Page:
Keep in mind you typically only prune indeterminate tomatoes and not determinate tomatoes. You prune indeterminate tomatoes as to help keep and maintain the tomato vine that would naturally, if left alone, grow out of control.

Tomato Pruning - The Rusted Garden Blog

Identify the Sucker Branches and Remove Them

The branches aren't really sucker branches but giving them a name makes it easier to explain pruning. If they continued to grow they would grow into a vine branch - a branch from the main stem. It would flower and set tomatoes along with the main vine.

A tomato plant is pruned to typically maintain one vine (sometimes two of more) and that will help to develop a strong healthy tomato plant. Sometimes I maintain two vines when I plant a new variety of tomato. That is just my preference. You may chose to let the main stem of your tomato branch into two or three vine branches.

Pruning tomatoes theoretically reduces the number of tomatoes a plant will generate or produce. However, pruning typically means the tomatoes that do grow - grow larger and it significantly helps to prevent diseases and mildews. If you don't prune there is a greater chance for diseases and you might lose the plant and all those extra theoretical tomatoes. You want to maintain good airflow through your plants and let the sun dry them quickly after rains. Pruning suckers helps with this.

If the sucker branches are left to grow it gives an illusion of a healthy green leafy tomato plant. In reality, come another month, a gardener ends up with a plant that is hard to tend and contain in the garden. An unmanaged tomato will have more leaves than needed and the plant will be at greater risk for disease as mentioned. They can grow and become unruly. It sounds counter intuitive but a little less (removing branches) is more when pruning and tending a tomato. I am pointing out two sucker branches in the picture below. You will notice a third sucker branch if you have a sharp eye.


Tomato Suckers - The Rusted Garden Blog


These sucker branches are large and that is what makes pruning difficult. It's not that they are hard to remove but that they look so healthy, many gardeners are tempted to let them grow. Don't. Prune them with a knife or snap them off if they are small enough. When my tomatoes are first growing, I am a little slower to prune them. I let some leaves, I would normally remove, hang around a bit in May. After that, they are gone. I do it to provide more photosynthesis to the newly planted tomatoes. It may or may not make a difference but it works for me. You want to slowly prune your tomato as to keep it managed but not remove so many leaves that you slow its growth or put it in a bit of shock.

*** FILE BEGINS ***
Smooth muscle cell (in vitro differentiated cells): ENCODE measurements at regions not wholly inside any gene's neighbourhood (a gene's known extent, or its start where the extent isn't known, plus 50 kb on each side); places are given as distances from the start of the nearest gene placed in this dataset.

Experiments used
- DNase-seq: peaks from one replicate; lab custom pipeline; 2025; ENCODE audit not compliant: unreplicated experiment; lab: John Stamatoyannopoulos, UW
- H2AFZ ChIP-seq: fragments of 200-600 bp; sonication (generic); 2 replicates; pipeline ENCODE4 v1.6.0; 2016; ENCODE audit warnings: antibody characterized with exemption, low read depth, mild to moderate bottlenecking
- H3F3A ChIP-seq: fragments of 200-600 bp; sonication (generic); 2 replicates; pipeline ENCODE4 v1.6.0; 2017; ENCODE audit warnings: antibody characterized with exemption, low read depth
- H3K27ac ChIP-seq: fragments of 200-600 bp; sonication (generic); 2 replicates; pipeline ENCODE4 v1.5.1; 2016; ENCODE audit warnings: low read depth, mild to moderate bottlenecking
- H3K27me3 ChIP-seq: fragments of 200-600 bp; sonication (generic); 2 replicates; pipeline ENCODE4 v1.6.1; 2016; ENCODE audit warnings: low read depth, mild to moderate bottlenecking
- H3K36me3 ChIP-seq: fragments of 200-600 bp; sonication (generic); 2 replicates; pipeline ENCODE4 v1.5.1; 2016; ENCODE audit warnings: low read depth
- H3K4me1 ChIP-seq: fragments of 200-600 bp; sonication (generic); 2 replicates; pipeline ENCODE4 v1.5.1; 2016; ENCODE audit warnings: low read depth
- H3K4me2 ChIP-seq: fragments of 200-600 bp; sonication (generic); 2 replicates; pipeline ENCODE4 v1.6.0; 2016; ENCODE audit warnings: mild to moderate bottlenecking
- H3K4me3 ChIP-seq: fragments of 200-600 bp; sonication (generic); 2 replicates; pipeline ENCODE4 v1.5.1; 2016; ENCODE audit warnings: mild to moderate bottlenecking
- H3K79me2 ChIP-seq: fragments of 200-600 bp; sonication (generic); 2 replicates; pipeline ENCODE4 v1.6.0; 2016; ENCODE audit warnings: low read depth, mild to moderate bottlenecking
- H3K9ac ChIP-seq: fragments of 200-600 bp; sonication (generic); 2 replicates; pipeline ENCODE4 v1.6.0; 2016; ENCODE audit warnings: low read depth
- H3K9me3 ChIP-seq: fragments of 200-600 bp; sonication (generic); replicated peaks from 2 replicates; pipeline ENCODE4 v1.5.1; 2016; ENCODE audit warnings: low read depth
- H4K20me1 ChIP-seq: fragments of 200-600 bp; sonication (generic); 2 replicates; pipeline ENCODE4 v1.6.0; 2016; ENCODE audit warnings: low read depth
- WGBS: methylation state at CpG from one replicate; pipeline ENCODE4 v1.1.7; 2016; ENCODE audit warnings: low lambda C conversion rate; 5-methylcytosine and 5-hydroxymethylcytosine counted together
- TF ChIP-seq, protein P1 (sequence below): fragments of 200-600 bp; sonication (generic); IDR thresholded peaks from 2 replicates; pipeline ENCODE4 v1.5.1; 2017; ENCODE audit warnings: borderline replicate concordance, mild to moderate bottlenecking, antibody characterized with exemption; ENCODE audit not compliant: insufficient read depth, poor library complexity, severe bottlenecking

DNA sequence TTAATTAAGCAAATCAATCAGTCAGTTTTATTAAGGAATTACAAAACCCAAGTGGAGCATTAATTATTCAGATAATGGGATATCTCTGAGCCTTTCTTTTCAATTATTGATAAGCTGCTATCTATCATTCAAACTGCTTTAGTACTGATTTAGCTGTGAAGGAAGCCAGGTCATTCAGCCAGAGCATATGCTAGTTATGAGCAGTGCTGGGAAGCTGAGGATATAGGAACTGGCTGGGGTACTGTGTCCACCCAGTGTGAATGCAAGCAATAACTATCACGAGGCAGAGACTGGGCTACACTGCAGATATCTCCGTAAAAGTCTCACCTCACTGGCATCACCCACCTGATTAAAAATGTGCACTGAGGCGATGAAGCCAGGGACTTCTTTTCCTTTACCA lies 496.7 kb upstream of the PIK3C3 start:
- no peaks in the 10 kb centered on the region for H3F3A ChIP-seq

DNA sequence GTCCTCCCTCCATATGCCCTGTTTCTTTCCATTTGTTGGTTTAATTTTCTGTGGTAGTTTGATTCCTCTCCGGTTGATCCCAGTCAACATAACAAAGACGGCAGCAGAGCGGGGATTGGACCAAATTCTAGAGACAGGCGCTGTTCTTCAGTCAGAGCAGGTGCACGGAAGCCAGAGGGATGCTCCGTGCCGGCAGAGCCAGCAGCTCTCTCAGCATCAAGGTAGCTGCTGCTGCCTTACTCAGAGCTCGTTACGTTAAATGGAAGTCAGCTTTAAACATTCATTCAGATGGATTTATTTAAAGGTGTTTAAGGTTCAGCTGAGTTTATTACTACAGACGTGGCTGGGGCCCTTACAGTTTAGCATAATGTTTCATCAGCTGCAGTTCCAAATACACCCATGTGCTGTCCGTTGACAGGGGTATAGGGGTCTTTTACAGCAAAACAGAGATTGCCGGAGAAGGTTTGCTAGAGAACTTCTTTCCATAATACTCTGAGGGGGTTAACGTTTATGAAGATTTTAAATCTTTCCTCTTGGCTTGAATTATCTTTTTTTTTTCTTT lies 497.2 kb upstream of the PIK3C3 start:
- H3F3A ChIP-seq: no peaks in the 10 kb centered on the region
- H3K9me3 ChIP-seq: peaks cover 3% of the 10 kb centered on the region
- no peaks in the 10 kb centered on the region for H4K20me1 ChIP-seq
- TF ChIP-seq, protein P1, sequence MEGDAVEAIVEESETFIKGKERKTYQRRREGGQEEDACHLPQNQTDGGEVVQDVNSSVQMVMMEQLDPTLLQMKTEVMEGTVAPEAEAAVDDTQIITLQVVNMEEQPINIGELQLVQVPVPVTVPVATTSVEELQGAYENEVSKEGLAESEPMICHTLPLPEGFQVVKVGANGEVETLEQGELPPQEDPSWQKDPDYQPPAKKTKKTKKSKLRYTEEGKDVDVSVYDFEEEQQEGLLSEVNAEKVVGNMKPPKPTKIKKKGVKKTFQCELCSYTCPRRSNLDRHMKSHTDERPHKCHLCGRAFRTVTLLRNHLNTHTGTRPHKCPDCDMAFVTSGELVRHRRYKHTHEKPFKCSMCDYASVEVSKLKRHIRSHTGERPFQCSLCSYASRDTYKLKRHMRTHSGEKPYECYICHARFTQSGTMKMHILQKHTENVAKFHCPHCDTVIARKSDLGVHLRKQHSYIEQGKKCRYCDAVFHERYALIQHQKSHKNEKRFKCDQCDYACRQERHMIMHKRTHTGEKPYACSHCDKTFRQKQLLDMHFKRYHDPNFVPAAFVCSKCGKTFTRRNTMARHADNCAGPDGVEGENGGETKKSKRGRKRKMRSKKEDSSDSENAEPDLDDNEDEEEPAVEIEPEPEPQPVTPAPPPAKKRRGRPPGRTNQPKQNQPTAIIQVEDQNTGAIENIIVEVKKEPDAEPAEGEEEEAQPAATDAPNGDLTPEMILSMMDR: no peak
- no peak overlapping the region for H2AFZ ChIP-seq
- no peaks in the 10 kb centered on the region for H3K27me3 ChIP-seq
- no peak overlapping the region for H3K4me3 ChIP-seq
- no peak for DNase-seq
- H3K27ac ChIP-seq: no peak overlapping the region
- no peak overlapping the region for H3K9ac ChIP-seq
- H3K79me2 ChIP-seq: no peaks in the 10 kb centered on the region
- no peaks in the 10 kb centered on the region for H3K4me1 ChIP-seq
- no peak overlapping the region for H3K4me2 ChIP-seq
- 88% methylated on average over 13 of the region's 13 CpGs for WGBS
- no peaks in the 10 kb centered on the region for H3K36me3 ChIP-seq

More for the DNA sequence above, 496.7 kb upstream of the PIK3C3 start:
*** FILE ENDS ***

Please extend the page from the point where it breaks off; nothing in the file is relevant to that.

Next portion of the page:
Pruned Tomato Sucker - The Rusted Garden Blog

The sucker branches have been removed. The tomato still looks fine. You will notice my fingers point to the empty spaces where the sucker branches were and you now only see two leaf branches. I also remove bottom branches when the tomato is large enough. This creates a splash barrier and helps prevent the spread of soil borne diseases.

Here is another one of my plants pictured below. It gives you an idea of plant size and the amount of space I keep between the leaves of a tomato plant and the ground. If you enlarge this picture you will also notice two branches coming off the main stem. This is one case where I am growing essential two vines or allowing the main stem to branch into two.  I will prune and maintain both of the main growing vines.
 

A Pruned Tomato - The Rusted Garden Blog


Why Prune Tomatoes?

Tomatoes don't have to be pruned but I recommend you do prune them. Tomatoes will still grow if the plant is left to sprawl across the ground without any care. That is what they are designed to do.  However, if  tomatoes are left to sprawl, they will be more susceptible to disease and mildews. More garden space is needed for a sprawling tomato plant and you probably won't get that many more tomatoes then a well pruned and tended tomato plant.